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The FCC issues broadcast licenses listing the community of license, the channel and operation of a radio station.  Although the FCC does not control the selection of programming that is broadcast, the FCC imposes restriction on indecent programming and the number of commercials aired during children’s programming.

The FCC prohibits unlicensed operation of radio broadcast, even at low powers such as one watt or less.  The only unlicensed operation that is permitted on the AM and FM broadcast bands is covered under Part 15 of the FCC’s rules.  However, the FCC grants license for the operation limited to a coverage radius of approximately 200 feet only.  Illegal operation of an unlicensed station results in fines and/or criminal prosecution. 

The FCC is responsible for enforcing the federal laws which prohibit airing of obscene programs at any time and airing of indecent programs or profane language during certain hours.  The FCC has the power to revoke a station license, issue a warning or impose a monetary forfeiture.  The FCC initiates these enforcement actions on the basis of documented complaints form the public about obscene, indecent, or profane material.  After review of the complaint, if the FCC finds that violation of the statute or FCC rules regarding obscenity, indecency and profanity occurred, the FCC issues a Notice of Apparent Liability (NAL), which is a preliminary finding that the statute or rules have been violated.  Afterward, the FCC confirms, reduces or rescinds the NAL when it issues a Forfeiture Order.  The FCC has established rules to reduce broadcasting interference.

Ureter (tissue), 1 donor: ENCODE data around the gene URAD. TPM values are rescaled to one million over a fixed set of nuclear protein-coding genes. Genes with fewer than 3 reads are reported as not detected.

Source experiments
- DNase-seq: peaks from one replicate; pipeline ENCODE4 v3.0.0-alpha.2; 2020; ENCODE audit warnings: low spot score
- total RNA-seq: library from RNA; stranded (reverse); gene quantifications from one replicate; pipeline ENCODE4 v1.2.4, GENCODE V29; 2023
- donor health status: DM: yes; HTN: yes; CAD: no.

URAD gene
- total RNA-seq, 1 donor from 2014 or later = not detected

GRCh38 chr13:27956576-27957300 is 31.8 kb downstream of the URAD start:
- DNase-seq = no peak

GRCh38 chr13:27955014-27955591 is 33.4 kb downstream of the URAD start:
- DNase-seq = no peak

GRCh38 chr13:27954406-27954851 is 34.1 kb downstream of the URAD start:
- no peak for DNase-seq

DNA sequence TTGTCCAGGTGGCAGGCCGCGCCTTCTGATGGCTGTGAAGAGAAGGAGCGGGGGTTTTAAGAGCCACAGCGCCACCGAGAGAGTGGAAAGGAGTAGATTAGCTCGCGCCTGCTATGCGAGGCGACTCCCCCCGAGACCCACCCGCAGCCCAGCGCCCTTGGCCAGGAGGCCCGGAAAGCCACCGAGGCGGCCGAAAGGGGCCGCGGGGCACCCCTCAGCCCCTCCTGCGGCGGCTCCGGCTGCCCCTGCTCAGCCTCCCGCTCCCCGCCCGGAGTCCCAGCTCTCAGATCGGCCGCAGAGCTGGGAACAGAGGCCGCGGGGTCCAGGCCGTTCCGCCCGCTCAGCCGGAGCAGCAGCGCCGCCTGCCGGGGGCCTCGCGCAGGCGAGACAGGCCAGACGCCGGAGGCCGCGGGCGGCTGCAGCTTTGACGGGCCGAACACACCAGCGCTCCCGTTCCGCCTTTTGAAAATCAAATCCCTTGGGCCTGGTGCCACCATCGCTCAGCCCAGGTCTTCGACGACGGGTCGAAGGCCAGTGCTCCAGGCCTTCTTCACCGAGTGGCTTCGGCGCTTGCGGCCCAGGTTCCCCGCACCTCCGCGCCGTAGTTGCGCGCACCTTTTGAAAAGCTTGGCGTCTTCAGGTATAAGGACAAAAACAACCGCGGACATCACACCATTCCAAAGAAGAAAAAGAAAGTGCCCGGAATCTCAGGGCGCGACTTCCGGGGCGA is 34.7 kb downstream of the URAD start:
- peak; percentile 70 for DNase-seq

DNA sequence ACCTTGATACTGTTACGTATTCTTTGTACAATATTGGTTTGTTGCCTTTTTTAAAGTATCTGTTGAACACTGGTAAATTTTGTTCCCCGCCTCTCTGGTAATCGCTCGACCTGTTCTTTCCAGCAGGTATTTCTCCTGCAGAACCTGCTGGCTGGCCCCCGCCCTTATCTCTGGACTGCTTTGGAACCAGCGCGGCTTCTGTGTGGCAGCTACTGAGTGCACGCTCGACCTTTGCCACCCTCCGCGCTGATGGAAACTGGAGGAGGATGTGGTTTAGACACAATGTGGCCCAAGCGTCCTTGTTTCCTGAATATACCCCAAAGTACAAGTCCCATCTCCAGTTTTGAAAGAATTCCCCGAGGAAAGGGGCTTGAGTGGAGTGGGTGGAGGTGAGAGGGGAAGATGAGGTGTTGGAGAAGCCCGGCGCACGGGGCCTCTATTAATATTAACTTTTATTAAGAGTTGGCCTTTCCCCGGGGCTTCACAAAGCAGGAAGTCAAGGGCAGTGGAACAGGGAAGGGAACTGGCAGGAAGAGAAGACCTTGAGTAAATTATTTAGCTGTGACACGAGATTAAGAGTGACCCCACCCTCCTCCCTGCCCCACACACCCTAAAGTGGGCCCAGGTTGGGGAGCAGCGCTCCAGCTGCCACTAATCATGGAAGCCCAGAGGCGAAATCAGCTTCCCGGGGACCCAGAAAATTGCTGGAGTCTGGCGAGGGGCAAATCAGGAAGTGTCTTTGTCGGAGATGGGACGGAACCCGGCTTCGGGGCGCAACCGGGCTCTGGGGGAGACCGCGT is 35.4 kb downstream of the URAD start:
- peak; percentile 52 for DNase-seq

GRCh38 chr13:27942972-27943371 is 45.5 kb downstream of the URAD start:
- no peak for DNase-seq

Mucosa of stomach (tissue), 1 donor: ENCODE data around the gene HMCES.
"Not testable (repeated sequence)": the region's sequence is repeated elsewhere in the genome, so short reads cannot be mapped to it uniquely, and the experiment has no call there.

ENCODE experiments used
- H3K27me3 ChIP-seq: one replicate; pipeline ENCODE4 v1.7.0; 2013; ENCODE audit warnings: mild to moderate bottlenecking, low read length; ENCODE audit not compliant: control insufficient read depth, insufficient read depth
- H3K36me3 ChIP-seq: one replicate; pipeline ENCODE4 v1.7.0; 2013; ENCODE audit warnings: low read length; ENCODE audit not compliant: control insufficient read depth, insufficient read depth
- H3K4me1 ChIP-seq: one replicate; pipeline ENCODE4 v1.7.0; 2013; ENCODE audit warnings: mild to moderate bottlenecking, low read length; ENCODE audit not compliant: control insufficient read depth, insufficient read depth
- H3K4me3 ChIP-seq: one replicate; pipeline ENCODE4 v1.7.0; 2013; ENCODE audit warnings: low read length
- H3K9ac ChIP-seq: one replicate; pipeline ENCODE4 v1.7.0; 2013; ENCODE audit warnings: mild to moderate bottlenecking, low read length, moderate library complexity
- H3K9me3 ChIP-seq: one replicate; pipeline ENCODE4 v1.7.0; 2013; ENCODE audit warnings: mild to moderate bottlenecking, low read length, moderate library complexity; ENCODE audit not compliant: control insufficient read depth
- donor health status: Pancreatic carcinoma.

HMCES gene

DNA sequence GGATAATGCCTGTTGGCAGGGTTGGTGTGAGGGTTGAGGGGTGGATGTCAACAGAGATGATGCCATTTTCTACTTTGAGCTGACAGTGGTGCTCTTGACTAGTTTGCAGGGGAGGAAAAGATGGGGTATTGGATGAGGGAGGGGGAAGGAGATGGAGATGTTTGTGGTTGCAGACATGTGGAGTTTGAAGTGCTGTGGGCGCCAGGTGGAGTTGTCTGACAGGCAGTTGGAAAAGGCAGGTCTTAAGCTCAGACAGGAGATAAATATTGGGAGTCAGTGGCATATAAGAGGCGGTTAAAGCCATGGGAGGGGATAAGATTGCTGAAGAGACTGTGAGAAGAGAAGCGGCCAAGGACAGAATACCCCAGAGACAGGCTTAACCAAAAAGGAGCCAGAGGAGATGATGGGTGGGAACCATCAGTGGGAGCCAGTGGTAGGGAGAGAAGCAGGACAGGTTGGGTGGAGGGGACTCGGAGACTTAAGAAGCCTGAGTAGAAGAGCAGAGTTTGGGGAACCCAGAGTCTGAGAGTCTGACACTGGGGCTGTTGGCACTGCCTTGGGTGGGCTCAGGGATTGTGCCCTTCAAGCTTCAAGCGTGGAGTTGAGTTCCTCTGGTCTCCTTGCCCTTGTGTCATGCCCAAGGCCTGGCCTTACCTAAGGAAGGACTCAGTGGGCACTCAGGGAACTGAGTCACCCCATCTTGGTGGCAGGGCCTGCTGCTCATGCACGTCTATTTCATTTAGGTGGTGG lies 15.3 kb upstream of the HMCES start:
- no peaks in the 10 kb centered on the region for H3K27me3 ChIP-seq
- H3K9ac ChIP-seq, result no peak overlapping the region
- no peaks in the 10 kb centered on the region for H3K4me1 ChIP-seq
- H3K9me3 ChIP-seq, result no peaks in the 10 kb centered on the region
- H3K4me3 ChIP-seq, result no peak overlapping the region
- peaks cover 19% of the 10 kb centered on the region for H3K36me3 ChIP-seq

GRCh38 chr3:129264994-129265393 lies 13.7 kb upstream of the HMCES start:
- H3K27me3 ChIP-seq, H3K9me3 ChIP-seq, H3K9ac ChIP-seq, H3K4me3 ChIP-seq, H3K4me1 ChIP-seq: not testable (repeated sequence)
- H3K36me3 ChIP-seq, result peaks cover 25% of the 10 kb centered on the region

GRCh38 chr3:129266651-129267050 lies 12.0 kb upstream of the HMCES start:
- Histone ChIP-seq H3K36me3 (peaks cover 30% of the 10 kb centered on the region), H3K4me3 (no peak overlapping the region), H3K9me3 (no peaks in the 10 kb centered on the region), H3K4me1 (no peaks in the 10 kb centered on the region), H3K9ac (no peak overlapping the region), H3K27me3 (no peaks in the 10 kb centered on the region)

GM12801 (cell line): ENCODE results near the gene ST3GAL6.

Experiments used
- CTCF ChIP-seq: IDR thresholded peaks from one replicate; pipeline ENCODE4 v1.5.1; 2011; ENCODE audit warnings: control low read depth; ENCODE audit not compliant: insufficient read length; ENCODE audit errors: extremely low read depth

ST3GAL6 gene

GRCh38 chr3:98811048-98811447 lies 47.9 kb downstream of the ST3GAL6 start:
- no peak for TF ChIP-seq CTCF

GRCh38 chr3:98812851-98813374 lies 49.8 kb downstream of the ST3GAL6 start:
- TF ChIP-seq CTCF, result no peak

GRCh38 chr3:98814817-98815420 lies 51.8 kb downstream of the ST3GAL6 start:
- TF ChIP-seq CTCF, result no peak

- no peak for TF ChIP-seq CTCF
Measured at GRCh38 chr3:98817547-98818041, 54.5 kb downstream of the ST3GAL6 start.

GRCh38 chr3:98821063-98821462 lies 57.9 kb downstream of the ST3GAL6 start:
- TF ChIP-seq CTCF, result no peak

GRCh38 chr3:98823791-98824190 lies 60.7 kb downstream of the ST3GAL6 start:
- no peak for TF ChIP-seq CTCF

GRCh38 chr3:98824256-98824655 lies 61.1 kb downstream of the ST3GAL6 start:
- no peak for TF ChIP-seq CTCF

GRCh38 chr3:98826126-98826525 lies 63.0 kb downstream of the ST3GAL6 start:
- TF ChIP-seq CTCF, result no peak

Inside FCC